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Root Canals

More commonly known as root canal, is the prevention, diagnosis, and treatment of disorders of the dental pulp (the soft tissue inside the tooth).


The pulp contains nerves, blood vessels, and connective tissue, which are important in tooth development.

What are Root Canals?

Root Canals read more

What they Solve

The pulp, or soft tissue inside the tooth, is protected by a layer of hard tissue called dentin which is itself covered by a layer of enamel. Root canal treatment is necessary once the pulp becomes inflamed or infected.

Endodontic procedures are performed to relieve this very pain. With profound anesthesia and the latest techniques available today, a root canal is very comfortable and is usually rendered in a single visit depending on the level of infection.

This treatment is a safe and effective means of saving the original damaged tooth. Our office uses specialists to treat root canals, do apical surgery, and post and core restorations prior to crown placement. 

Pulp Inflamation Causes

  • Infection 

  • Deep decay that has penetrated the two outer layers and infected the pulp.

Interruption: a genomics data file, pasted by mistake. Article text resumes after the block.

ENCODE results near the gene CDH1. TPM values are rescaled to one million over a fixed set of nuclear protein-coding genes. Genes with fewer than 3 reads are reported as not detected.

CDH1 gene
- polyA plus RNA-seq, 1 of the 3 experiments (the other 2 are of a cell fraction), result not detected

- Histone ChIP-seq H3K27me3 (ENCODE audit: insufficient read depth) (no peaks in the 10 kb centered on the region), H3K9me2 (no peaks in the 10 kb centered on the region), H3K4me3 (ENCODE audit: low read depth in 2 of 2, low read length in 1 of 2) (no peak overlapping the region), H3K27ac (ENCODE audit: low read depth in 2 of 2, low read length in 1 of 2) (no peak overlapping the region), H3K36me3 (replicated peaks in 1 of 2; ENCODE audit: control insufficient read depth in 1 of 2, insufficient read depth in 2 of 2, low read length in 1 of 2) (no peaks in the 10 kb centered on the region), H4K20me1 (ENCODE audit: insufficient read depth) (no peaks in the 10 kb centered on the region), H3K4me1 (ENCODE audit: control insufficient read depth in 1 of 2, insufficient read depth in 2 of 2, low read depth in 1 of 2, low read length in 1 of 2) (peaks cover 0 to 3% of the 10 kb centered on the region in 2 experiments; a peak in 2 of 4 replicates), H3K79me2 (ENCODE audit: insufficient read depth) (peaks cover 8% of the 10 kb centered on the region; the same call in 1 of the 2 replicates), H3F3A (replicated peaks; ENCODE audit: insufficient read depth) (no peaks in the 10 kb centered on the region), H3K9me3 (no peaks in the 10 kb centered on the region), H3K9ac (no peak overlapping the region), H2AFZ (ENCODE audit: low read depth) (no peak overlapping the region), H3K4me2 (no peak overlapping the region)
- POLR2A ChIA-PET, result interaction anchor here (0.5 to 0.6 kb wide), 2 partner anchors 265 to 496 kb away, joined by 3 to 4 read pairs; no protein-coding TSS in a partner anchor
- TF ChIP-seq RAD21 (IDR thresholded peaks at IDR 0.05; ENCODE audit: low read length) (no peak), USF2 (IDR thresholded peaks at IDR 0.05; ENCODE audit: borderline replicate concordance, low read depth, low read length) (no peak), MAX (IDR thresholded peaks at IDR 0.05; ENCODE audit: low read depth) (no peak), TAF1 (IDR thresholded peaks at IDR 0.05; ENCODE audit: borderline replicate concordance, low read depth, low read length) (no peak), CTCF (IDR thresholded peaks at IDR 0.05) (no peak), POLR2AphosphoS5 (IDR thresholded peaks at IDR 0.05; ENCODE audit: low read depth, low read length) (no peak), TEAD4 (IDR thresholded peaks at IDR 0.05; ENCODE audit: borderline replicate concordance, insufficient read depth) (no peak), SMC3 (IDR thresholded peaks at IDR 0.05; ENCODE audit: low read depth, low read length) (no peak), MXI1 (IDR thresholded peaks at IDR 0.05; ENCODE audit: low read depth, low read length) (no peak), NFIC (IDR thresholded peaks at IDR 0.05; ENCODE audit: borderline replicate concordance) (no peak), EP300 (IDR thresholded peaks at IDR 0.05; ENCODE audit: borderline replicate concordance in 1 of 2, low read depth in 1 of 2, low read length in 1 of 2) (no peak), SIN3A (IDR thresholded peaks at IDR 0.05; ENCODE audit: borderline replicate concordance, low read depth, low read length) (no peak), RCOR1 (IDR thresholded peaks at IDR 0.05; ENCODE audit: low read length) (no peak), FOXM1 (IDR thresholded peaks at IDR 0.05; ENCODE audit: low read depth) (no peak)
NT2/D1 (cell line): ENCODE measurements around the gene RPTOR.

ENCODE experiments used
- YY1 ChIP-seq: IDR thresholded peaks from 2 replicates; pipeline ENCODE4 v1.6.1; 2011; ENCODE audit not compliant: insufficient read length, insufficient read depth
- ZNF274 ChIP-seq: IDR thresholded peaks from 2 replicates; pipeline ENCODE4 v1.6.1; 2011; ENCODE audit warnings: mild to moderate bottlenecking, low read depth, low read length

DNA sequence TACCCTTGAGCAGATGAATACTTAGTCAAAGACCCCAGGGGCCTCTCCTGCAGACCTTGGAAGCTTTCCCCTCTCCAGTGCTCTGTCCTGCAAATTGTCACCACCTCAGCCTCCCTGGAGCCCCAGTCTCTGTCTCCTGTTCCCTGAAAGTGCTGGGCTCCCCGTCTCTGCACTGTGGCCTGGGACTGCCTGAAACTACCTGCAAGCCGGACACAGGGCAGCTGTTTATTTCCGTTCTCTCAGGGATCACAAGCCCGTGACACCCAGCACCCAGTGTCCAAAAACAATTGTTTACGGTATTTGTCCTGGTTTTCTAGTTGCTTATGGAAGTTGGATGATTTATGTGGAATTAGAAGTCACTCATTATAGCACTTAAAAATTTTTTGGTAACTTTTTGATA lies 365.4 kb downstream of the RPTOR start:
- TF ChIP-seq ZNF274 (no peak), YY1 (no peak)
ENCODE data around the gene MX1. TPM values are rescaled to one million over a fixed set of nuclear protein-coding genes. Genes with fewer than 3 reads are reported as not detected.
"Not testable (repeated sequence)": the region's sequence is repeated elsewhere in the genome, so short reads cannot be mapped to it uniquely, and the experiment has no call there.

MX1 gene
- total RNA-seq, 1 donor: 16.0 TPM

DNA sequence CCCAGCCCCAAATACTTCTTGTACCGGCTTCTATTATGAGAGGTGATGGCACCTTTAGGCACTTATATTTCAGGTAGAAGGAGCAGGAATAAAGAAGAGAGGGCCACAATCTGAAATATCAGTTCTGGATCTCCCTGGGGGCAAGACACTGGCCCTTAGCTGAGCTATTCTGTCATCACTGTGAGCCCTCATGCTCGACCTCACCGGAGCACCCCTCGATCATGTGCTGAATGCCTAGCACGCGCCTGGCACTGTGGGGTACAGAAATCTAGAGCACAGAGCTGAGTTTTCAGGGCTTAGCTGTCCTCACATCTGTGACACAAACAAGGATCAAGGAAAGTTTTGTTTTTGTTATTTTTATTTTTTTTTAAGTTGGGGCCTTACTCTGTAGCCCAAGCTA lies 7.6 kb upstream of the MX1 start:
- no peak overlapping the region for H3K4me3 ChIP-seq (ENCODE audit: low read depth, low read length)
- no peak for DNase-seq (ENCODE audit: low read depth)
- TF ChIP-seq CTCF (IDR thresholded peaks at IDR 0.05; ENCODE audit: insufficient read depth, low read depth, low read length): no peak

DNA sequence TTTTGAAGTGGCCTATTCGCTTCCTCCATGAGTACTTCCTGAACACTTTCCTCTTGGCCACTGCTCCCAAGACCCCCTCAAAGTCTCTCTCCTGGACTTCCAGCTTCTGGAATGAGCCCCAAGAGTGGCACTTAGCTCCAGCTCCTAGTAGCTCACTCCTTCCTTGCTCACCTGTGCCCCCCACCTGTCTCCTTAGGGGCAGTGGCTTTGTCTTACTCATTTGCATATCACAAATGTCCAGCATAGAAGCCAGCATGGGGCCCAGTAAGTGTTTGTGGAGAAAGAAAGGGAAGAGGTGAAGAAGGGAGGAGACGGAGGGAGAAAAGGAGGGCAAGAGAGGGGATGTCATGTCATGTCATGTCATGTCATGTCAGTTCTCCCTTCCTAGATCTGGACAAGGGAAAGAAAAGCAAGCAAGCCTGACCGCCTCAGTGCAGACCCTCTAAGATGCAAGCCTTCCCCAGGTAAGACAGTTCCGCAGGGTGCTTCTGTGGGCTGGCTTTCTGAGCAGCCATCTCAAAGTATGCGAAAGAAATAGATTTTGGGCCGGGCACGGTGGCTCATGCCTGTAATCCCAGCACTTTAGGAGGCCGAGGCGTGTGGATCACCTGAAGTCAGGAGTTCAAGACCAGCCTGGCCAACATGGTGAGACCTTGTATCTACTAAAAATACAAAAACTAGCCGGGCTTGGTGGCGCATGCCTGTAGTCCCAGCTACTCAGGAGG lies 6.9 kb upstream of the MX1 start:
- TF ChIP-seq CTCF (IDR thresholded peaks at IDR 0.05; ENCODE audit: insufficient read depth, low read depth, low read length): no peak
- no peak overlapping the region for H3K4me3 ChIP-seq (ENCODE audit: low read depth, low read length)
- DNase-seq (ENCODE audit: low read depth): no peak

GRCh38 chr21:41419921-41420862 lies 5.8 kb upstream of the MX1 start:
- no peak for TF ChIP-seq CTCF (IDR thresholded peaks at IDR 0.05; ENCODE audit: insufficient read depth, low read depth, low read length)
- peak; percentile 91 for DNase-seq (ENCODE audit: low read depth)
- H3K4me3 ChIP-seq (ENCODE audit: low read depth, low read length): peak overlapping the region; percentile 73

• Repeated dental procedures on the tooth

  • Trauma

  • A blow to the tooth (which may cause pulp damage, which can take years to show symptoms)


Following are a list of symptoms that can suggest the need for a root canal. Sometimes, however, there may be no symptoms.

  • Pulp damage may appear as sharp, throbbing, or dull, aching pain. The pain can develop and linger for more than 10 seconds after drinking hot or cold liquids.


  • A discolored tooth is a sign of a non-vital tooth usually resulting from trauma. Swelling and tenderness in the gum at the base of the tooth is a sign of an abscess. There are times when the tooth is asymptomatic but the pulp is dead. In all cases, the tooth requires endodontic intervention.


  • Toothache pain so intense it wakes you up at night.

  • Pain when chewing or biting.

  • Swelling on your gum which when pressed may release blood or pus.

  • Pain that starts in one tooth and spreads to other regions of the jaw or head, e.g. an infected lower molar (back tooth) may cause you to feel pain in the ear!

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